I always believed that giving to a good cause or helping victims of a disaster was a noble thing to do. I mean, “There but for the grace of God go I”, right? With the recent uncovering of scandals within the government, more and more investigators are digging to uncover other cases of fraud and mismanagement. Is nothing sacred anymore?
A recent investigation exposed by CNN, The Center for Investigative Reporting and the Tampa Bay Times have found that there are dozens and dozens of charities that basically do next to nothing for the causes they raise money for.
50 of the worst charities were looked at and it was concluded that they received 1 billion dollars over the last ten years, but the charities received only 50 million. Where did the money go? Well, the majority of the funds collected went to solicitors. These are the people who go out and raise the funds and collect the donations. This basically amounts to them raising money to pay themselves.
There are still many, many charities that actually distribute the majority of the monies collected to the intended recipients but these days it is wise to look before you open your wallet. For instance, one of the worst charities listed is an organization called “Kids Wish Network” that is supposed to collect money for terminally ill children and grant their wishes. Sound suspiciously familiar? The name is awfully close to the very legitimate “Make A Wish Foundation” which promises the same thing.
This is where the donor can be conned. Many people are told the names of these organizations and they feel that they have heard of them and what they do, so out comes the checkbook. Unfortunately they don’t realize that the “Kids Wish Network” raised $127 million dollars, paid their solicitors $109 million, paid their employees most of the remaining funds leaving less than 3% for granting wishes!
The 50 worst charities give less than 4% of donations raised to direct cash aid. One diabetes charity raised almost $14 million dollars over a ten year period and gave about $10,000 to patients. Another cancer charity paid a company owned by the president’s son almost $18 million dollars over eight years to solicit funds.
The specific kinds of charities that pay for-profit corporations to raise the majority of their donations regularly give their solicitors over two-thirds of the take. Good charities should spend no more than 35 cents to raise a dollar.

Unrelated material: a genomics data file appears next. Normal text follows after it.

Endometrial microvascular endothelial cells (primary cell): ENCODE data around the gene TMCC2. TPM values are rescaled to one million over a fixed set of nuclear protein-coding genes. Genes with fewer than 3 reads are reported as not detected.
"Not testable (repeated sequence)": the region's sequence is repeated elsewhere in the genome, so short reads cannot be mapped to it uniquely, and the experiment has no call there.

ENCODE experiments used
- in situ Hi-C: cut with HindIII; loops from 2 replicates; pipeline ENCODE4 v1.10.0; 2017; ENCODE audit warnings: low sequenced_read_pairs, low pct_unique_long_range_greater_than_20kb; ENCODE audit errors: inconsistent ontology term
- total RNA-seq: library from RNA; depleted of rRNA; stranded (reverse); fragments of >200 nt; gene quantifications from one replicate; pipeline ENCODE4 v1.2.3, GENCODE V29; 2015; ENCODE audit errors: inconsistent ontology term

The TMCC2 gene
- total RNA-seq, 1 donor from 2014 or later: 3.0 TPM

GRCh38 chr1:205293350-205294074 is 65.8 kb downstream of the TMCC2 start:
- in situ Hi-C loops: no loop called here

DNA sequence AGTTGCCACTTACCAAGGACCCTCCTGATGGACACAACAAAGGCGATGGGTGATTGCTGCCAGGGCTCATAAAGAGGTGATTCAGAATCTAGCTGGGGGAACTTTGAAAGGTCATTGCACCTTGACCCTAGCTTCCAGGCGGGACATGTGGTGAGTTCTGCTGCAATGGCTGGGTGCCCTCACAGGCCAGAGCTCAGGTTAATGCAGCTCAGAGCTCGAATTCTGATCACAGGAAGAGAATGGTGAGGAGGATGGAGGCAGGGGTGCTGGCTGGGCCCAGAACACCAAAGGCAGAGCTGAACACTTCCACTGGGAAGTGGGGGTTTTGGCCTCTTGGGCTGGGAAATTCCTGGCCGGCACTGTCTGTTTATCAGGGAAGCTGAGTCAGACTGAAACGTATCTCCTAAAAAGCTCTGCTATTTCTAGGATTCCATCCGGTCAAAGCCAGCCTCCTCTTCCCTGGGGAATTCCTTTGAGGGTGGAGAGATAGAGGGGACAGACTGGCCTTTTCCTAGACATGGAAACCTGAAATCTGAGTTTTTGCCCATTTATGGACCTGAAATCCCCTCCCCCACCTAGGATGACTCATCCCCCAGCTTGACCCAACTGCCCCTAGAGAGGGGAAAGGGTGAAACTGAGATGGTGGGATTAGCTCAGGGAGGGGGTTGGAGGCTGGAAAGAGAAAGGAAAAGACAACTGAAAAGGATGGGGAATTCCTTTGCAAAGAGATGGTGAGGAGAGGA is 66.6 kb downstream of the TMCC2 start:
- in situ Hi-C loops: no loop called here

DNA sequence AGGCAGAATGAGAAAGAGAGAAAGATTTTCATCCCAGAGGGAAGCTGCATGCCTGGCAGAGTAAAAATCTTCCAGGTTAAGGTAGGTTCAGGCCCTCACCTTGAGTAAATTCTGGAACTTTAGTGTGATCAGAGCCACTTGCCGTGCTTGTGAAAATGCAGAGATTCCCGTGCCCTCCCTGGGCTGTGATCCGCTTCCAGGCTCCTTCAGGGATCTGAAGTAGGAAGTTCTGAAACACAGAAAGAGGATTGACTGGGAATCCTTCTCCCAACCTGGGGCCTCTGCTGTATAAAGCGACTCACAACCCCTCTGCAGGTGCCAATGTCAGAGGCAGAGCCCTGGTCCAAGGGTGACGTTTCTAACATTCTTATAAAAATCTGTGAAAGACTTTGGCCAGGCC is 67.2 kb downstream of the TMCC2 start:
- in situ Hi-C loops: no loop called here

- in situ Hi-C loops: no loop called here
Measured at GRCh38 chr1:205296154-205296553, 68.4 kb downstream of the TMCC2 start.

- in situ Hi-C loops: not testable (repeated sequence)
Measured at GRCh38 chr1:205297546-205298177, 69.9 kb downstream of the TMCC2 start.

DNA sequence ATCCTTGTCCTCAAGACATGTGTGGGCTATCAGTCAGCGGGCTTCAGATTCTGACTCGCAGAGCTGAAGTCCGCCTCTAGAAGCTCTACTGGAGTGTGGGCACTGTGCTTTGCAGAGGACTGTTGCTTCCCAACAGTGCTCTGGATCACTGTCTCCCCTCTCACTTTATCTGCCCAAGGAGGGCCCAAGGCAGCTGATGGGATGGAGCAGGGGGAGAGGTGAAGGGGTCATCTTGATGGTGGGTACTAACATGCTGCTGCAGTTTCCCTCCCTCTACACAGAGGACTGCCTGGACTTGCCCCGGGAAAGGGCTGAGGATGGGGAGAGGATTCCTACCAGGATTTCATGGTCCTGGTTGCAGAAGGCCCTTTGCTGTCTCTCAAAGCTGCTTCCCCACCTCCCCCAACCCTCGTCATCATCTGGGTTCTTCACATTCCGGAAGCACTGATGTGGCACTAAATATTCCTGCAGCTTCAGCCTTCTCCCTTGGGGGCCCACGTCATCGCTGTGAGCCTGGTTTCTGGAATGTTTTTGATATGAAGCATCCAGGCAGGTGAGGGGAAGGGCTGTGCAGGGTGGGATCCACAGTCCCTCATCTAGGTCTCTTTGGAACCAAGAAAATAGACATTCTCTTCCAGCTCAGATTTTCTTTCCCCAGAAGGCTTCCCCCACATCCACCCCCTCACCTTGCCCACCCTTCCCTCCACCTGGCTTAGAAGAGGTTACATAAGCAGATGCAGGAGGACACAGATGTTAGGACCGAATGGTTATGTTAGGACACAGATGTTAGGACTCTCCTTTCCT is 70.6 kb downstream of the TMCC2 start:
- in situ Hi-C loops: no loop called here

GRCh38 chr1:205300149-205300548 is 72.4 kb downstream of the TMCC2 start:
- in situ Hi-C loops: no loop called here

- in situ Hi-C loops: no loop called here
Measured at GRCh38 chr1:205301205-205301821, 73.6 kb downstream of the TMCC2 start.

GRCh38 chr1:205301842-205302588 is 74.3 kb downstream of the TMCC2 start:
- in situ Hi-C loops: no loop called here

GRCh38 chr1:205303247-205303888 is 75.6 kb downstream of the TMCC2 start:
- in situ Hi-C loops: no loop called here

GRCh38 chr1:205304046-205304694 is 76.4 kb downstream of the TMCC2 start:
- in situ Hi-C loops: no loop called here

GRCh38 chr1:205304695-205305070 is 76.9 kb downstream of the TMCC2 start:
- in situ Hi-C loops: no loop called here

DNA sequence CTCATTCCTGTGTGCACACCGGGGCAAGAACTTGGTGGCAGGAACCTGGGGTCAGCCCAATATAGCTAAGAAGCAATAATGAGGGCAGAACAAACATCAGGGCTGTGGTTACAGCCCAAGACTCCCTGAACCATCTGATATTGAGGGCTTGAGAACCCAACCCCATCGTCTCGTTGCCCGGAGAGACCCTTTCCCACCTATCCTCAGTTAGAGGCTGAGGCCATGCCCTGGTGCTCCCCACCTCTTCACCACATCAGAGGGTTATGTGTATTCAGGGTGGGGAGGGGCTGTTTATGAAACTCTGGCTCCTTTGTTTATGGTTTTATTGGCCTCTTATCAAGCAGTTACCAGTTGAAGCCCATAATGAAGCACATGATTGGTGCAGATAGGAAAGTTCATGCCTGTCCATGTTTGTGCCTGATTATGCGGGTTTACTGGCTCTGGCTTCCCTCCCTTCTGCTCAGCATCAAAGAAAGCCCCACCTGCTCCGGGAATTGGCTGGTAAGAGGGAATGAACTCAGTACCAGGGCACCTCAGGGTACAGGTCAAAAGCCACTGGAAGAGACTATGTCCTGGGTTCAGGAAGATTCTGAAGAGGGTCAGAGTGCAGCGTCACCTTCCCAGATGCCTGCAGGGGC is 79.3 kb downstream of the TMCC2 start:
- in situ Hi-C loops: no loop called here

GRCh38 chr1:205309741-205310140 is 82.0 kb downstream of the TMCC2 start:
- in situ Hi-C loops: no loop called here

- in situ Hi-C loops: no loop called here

So the reality is that the “50 worst charities raised more than $1.3 billion over the past decade and paid nearly $1 billion of that to the companies that raise their donations”. Out of $1.3 billion dollars the charities received less than 4%. Had that money gone to the charities in the correct way it would have been able to build 20,000 Habitat For Humanity Homes, 7 million wheelchairs or provide nearly 10 million uninsured women, mammograms.
There are hundreds if not thousands of these “bad” charities that are taking money from sincere donors who faithfully believe that their hard earned money is going to the people it was intended for. Particularly disheartening are the Veterans organizations that “pretend” to send aid to disabled vets. The sad part is that many Veterans organizations ARE legitimate and they have to defend themselves because some other dishonest charity has poisoned the well.
In the wake of the IRS scandals, one would think that the “red flags” would have been raised on these organizations when their papers were filed every year. That however was not the case. The IRS was too busy targeting “Tea Party” and conservative groups to check on the American people being ripped off by the hundreds of millions of dollars.
The bottom line is we live in a world where fraud and deceit are running rampant. These “rip-off” charities have no qualms about taking our money and keeping it for themselves. Before donating, do your due diligence and check out the list of the 50 worst charities. Our money should go where we intend it to and if the government won’t help monitor this situation then like everything else, we have to do it ourselves.